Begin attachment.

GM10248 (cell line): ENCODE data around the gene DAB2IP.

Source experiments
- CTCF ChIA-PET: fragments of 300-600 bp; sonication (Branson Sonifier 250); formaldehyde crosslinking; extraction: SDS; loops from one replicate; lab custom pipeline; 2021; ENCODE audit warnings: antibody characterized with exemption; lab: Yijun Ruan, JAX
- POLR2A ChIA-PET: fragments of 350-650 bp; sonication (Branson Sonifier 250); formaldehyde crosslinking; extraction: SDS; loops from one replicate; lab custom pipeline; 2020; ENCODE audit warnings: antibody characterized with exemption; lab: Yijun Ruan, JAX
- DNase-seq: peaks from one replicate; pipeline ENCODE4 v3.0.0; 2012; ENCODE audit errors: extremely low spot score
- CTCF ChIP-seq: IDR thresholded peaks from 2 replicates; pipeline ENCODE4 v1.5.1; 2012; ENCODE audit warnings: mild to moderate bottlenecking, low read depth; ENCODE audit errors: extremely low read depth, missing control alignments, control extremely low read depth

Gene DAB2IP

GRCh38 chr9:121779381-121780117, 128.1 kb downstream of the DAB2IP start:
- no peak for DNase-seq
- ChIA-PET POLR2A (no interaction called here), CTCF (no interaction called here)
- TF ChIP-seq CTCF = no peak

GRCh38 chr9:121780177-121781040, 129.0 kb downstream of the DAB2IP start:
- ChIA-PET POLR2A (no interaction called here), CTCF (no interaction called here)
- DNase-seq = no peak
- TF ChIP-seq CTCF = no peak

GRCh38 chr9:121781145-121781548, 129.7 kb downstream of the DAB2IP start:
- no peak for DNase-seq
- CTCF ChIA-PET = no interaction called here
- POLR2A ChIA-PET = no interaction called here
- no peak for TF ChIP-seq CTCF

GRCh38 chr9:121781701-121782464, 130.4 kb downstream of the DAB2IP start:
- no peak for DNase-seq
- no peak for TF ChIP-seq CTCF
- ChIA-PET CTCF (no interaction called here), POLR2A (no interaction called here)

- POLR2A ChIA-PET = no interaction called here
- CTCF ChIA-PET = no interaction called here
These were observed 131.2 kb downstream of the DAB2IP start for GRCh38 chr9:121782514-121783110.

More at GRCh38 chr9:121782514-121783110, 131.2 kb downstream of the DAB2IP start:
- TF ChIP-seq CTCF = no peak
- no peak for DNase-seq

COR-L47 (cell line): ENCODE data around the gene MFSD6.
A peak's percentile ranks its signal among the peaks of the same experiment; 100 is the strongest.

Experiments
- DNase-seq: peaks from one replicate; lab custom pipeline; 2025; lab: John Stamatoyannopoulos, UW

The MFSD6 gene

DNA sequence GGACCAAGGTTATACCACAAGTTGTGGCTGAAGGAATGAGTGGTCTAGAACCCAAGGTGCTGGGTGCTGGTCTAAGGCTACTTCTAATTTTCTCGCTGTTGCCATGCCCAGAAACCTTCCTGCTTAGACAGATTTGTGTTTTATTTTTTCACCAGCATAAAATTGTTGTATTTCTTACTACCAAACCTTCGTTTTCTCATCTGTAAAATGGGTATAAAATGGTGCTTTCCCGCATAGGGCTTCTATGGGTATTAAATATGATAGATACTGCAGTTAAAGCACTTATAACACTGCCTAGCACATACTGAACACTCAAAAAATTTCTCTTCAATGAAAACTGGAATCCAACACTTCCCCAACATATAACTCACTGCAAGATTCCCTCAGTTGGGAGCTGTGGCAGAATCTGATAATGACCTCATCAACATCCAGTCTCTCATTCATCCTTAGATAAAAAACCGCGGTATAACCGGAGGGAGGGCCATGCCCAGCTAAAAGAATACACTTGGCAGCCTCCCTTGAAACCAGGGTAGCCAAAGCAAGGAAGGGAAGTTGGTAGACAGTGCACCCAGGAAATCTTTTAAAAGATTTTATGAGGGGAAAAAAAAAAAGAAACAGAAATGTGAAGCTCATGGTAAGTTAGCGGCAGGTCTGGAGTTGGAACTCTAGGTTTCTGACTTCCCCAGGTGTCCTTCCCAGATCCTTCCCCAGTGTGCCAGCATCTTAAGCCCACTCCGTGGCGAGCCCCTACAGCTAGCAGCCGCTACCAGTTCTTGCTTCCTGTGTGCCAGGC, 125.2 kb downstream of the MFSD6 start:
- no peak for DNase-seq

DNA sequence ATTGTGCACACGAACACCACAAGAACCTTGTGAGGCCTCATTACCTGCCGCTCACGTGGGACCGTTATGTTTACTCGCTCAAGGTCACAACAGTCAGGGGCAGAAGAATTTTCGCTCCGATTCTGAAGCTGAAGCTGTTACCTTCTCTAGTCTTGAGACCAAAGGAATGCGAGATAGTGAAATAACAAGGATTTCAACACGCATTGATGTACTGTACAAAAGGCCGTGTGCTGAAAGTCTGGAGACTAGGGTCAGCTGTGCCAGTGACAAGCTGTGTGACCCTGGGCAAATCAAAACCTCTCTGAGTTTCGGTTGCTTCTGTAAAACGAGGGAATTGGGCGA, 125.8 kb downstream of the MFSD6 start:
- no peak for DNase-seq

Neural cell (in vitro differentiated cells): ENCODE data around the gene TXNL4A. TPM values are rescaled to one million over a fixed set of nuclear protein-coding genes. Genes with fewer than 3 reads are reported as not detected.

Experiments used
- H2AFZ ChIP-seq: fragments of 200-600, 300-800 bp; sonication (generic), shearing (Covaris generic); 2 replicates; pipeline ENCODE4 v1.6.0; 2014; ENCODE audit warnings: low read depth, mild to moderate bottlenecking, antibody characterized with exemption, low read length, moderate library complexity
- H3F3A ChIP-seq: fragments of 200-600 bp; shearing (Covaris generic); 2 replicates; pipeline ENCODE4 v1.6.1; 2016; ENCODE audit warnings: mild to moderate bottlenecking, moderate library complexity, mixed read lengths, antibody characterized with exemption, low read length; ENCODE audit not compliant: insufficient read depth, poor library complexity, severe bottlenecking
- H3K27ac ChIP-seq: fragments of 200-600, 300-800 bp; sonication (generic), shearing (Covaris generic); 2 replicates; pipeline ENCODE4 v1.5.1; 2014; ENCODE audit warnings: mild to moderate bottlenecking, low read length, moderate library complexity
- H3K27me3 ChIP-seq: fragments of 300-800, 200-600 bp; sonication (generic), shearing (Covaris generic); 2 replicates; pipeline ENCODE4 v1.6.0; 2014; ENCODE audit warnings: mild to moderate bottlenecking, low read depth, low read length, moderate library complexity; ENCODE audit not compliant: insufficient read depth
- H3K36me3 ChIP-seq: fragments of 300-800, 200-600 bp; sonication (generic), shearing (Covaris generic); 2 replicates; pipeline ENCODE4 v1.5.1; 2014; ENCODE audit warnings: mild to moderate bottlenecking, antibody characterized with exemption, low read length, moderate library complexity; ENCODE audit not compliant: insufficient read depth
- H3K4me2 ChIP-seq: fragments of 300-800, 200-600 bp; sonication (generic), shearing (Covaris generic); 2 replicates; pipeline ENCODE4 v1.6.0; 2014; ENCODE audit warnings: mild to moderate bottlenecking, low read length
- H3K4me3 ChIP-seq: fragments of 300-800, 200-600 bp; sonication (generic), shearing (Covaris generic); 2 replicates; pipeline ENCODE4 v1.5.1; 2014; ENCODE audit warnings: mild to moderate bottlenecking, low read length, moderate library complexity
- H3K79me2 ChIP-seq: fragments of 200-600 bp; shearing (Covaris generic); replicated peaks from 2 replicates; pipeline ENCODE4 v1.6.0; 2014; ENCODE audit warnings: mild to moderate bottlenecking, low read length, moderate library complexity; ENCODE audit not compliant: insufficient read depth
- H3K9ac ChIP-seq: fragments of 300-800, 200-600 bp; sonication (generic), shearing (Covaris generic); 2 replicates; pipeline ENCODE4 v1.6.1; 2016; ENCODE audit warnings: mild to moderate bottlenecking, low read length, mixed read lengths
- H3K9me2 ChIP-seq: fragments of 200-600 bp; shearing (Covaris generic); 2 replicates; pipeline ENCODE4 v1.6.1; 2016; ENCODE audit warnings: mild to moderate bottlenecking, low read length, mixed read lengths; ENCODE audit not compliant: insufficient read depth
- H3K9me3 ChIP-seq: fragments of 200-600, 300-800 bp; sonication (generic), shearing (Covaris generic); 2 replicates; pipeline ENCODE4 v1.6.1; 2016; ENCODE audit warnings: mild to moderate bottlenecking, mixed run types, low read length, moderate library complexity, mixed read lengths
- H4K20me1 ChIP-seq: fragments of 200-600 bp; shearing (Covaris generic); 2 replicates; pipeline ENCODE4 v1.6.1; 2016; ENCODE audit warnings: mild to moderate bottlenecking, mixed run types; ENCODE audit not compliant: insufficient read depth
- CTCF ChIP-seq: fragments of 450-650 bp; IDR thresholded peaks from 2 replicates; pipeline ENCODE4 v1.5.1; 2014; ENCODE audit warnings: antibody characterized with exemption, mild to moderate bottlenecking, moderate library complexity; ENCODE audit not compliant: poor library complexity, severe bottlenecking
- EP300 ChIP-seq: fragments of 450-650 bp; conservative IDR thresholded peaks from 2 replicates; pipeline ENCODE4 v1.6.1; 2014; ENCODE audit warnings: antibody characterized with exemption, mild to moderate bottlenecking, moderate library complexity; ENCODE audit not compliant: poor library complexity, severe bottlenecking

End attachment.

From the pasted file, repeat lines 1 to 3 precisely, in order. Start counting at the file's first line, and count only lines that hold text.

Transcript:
GM10248 (cell line): ENCODE data around the gene DAB2IP.

Source experiments
- CTCF ChIA-PET: fragments of 300-600 bp; sonication (Branson Sonifier 250); formaldehyde crosslinking; extraction: SDS; loops from one replicate; lab custom pipeline; 2021; ENCODE audit warnings: antibody characterized with exemption; lab: Yijun Ruan, JAX